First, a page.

BERLIN, Germany — President Nicolas Sarkozy is not yet officially a candidate in the forthcoming French presidential election, but that hasn’t stopped German Chancellor Angela Merkel from backing him. After all what would become of ‘Merkozy’ and, more importantly, her crisis-driven vision for reshaping Europe, without her side-kick in Paris?
On Monday night, Merkel defended her position in the French election during a joint TV interview with Sarkozy, arguing that the two belonged to the same party family. Indeed both Merkel’s Christian Democrats (CDU) and Sarkozy’s Union for a Popular Movement (UMP), belong to the center-right European People’s Party (EPP).
Merkel, who was in Paris for the joint Franco-German cabinet meeting, said during the interview that she would support the current occupant of the Elysee Palace “whatever he does.”
Yet her blatant favoring of Sarkozy in the contest scheduled for April 22 has raised some hackles back home.
Green parliamentary floor leader Juergen Trittin was particularly scathing. “A German government leader who campaigns for a president who has his back against the wall damages the Franco-German relationship,” he told the Ruhr Nachrichten newspaper.
“It cannot be that a meeting of governments is used by conservative politicians for the purposes of election campaigning,” he said. He also criticized Merkel refusal, so far, to meet with Sarkozy’s leading opponent, Francois Hollande; that, he contends, hurts the neutrality required of a chancellor.
“The Franco-German axis should also be able to function if, from May, Sarkozy is no longer in the Elysee Palace.”
Meanwhile, Sigmar Gabriel, leader of Germany’s Social Democrats (SPD) said that he thought Merkel and Sarkozy’s interview was “rather embarrassing.” Writing on Facebook he said the two leaders had no answer to Europe’s urgent problems, and he doubted if Merkel’s backing would help Sarkozy much.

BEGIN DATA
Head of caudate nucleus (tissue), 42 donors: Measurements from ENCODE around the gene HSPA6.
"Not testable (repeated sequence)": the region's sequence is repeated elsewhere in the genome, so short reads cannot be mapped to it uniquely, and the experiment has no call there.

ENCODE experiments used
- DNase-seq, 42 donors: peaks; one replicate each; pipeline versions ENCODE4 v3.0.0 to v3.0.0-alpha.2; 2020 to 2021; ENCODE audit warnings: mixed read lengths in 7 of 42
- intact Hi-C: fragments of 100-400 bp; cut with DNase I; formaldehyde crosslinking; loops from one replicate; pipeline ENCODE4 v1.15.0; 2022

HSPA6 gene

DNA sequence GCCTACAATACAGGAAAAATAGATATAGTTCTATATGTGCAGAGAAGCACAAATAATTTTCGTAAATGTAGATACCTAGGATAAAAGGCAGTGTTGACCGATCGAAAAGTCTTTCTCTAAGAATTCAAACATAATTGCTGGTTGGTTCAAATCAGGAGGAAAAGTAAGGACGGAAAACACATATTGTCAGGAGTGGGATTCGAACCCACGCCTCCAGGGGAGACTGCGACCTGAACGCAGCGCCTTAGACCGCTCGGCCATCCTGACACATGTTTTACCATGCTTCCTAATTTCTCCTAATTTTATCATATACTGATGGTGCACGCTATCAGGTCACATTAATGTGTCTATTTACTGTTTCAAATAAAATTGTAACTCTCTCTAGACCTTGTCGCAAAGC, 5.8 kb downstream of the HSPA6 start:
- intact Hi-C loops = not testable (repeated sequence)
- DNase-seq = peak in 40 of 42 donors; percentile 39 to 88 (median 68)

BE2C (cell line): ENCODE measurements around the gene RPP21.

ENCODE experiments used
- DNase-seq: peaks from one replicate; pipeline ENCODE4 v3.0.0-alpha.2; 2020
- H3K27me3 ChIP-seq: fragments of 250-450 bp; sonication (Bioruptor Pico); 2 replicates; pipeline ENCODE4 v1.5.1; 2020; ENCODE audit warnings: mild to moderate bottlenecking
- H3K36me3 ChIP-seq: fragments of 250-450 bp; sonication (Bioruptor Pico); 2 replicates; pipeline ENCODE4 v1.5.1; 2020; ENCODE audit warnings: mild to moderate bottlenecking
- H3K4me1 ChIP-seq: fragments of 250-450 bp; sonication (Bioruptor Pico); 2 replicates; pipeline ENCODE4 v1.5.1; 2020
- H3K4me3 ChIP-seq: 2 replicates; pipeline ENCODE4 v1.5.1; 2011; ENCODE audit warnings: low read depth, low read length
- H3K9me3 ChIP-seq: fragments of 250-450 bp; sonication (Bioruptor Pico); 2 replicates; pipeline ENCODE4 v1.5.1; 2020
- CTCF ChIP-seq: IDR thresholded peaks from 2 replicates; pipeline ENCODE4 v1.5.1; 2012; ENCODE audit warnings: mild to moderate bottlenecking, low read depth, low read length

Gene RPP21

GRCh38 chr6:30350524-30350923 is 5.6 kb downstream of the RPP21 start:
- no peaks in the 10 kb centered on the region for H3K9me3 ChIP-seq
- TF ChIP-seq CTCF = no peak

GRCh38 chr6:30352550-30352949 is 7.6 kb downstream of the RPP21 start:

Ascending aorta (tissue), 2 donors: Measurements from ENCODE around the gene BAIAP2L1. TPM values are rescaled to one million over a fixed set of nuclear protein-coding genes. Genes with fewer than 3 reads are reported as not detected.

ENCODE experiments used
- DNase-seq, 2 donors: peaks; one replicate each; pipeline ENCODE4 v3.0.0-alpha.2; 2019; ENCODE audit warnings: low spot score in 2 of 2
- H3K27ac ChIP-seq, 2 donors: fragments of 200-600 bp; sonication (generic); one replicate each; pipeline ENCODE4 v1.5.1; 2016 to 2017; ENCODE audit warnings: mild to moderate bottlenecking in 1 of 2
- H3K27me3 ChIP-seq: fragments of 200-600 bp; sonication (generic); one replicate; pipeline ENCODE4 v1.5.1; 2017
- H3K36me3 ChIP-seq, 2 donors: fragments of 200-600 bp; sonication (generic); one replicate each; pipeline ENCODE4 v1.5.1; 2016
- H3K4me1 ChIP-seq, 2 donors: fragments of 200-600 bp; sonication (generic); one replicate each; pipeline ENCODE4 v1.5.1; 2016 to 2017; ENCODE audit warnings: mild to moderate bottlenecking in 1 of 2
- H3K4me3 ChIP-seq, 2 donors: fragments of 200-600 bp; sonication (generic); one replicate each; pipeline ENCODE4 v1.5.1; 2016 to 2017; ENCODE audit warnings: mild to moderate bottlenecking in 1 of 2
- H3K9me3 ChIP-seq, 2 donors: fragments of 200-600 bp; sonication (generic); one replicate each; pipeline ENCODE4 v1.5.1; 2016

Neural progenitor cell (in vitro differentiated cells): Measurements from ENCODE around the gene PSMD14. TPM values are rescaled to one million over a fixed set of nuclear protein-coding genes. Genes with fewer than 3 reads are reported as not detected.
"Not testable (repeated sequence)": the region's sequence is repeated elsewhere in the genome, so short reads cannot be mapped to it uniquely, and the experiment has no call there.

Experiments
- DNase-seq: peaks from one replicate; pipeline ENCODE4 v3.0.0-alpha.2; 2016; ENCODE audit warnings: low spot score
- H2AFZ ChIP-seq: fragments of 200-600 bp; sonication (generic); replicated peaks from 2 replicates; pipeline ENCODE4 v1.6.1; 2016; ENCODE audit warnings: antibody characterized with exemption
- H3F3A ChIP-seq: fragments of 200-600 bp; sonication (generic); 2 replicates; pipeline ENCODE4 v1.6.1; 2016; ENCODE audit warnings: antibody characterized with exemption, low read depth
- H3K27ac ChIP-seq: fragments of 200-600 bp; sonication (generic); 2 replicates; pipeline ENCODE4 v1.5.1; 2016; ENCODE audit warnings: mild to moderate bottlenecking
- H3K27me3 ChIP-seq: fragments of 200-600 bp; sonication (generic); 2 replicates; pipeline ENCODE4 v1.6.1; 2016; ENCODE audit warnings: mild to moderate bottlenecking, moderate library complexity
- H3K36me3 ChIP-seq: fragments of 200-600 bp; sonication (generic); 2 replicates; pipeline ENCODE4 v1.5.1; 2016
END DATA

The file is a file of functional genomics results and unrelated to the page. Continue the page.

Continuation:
SPD General Secretary Andrea Nahles said that Merkel should spend less time campaigning for Sarkozy and instead go to Greece to deal with another fellow conservative, Andonis Samaras, whose New Democracy party is one of those blocking a cross-party agreement on austerity measures.
Hannelore Kraft, the SPD premier of North Rhine Westphalia, said that the SPD would in any case be backing Sarkozy’s likely rival for the post, the center-left Socialist Party’s Hollande. In the “family of European social democracy this has always been a matter of course,” she told the Rheinische Post newspaper.
Yet a Hollande victory could also pose problems for the SPD. He has positioned himself to the left of the German Social Democrats on many issues. And in particular when it comes to the euro crisis, his policies may not chime with those of his German comrades.
After all, the SPD leadership has largely backed Merkel’s handling of the euro crisis. Yet Hollande has already promised that he would block the fiscal pact agreed by 25 of the 27 EU member states on Jan. 30. Sarkozy is delaying its ratification until after the French election.
Meanwhile Daniel Cohn-Bendit, the French-German Green politician, has said he doesn’t expect Merkel’s interjection into the French presidential campaign to be to Sarkozy’s benefit. “Why should French people, who are fed up with Sarkozy, suddenly vote for him because Angie appears on the TV?” he said to Spiegel Online.
Merkel, he argued, “is securing Sarkozy’s solidarity so that she can push through her tough policy in the euro crisis. But it is anything but clever. If Hollande wins the election — and it looks likely at the moment — then she will have to do another u-turn and grin and bear it.”
Meanwhile Hollande has said that it Merkel will have a tough time trying to convince the French that Sarkozy is worthy of their vote. Speaking at a campaign event in Dijon on Tuesday, he said: “The fact that Nicolas Sarkozy needs Madame Merkel says a lot about his situation."
"For me, my only criteria are the French people. That's who I'm turning to for the presidential election. I don't need anyone else other than the vote of the French," he said.